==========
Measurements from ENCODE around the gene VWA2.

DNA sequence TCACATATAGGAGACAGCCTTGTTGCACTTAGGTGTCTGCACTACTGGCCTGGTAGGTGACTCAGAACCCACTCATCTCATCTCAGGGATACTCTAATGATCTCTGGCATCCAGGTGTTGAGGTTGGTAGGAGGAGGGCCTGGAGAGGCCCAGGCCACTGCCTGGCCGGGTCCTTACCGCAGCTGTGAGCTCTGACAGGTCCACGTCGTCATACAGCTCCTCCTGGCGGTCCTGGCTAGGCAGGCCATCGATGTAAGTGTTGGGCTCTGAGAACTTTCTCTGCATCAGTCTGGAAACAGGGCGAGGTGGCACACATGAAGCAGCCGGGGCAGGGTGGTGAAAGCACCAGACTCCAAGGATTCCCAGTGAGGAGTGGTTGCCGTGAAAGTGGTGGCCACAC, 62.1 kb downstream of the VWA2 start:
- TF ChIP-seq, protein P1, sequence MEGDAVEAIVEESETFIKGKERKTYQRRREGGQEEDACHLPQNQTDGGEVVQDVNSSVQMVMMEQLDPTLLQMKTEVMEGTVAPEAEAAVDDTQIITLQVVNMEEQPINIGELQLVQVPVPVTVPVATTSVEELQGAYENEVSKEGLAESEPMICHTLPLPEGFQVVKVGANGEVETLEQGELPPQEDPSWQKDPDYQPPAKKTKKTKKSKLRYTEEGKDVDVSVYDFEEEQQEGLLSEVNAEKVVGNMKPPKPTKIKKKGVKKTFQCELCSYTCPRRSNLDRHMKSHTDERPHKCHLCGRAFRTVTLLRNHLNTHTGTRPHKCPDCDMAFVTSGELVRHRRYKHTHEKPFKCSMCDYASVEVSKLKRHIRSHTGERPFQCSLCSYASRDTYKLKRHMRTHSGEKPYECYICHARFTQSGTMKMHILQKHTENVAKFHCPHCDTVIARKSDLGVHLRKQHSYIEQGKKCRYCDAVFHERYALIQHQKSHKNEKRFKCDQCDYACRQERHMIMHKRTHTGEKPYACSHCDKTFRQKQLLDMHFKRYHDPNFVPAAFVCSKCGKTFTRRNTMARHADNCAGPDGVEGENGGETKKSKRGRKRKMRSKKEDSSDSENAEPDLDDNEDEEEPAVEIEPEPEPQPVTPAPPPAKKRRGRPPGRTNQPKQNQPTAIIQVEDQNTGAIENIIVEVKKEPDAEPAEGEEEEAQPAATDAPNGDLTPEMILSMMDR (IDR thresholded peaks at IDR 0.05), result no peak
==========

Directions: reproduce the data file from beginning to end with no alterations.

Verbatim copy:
Measurements from ENCODE around the gene VWA2.

DNA sequence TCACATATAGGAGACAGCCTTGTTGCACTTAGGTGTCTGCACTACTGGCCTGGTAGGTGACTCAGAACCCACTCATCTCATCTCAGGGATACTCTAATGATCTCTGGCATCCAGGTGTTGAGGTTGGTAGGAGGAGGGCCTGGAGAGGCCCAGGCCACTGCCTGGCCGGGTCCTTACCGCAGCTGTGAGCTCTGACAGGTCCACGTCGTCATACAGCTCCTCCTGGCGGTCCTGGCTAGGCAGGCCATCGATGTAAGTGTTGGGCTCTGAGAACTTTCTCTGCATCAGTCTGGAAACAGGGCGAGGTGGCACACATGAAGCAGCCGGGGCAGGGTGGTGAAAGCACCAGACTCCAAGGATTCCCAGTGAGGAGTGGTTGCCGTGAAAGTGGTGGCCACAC, 62.1 kb downstream of the VWA2 start:
- TF ChIP-seq, protein P1, sequence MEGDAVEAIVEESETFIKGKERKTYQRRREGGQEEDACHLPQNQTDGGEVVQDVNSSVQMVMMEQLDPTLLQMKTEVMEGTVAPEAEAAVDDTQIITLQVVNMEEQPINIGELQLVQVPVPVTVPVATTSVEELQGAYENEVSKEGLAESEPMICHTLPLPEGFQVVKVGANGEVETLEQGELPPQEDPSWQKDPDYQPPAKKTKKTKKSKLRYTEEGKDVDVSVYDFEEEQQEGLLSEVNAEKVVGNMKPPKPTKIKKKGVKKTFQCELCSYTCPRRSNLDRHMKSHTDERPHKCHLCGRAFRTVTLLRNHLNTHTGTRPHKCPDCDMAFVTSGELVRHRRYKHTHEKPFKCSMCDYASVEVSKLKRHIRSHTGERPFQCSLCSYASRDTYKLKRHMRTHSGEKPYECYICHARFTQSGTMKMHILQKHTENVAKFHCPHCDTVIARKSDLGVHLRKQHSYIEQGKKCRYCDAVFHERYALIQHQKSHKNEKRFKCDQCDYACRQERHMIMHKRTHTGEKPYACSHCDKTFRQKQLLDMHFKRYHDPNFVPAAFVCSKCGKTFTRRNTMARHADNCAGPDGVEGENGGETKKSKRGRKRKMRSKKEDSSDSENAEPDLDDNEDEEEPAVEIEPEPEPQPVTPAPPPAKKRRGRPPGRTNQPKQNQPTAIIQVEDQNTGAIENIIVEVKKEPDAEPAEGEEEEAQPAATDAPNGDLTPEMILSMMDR (IDR thresholded peaks at IDR 0.05), result no peak